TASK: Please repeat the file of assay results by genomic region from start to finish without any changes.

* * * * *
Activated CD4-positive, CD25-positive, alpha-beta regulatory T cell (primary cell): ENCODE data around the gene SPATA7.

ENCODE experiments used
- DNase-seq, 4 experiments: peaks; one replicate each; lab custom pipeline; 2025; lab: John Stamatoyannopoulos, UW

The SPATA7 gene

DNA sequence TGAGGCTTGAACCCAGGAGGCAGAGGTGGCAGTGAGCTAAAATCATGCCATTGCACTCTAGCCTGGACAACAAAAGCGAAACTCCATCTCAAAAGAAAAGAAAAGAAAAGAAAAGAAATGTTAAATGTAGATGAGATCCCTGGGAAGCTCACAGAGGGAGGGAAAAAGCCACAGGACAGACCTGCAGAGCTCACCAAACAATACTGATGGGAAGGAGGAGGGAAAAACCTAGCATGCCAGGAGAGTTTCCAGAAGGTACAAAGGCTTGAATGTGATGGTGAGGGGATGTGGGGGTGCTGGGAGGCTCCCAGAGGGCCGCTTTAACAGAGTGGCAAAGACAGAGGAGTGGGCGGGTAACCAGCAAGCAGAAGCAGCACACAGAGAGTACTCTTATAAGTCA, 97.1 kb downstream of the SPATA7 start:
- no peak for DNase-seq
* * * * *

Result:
Activated CD4-positive, CD25-positive, alpha-beta regulatory T cell (primary cell): ENCODE data around the gene SPATA7.

ENCODE experiments used
- DNase-seq, 4 experiments: peaks; one replicate each; lab custom pipeline; 2025; lab: John Stamatoyannopoulos, UW

The SPATA7 gene

DNA sequence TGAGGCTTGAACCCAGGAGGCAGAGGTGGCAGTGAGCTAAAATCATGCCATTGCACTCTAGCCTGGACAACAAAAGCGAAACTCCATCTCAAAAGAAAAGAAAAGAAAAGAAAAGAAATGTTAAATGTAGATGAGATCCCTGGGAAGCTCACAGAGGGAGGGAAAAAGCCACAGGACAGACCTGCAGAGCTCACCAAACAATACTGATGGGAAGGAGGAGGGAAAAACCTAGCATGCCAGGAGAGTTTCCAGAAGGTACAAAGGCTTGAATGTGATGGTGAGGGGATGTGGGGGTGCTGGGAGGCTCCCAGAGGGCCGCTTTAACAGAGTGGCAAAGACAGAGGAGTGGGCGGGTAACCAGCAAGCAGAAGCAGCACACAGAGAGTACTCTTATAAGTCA, 97.1 kb downstream of the SPATA7 start:
- no peak for DNase-seq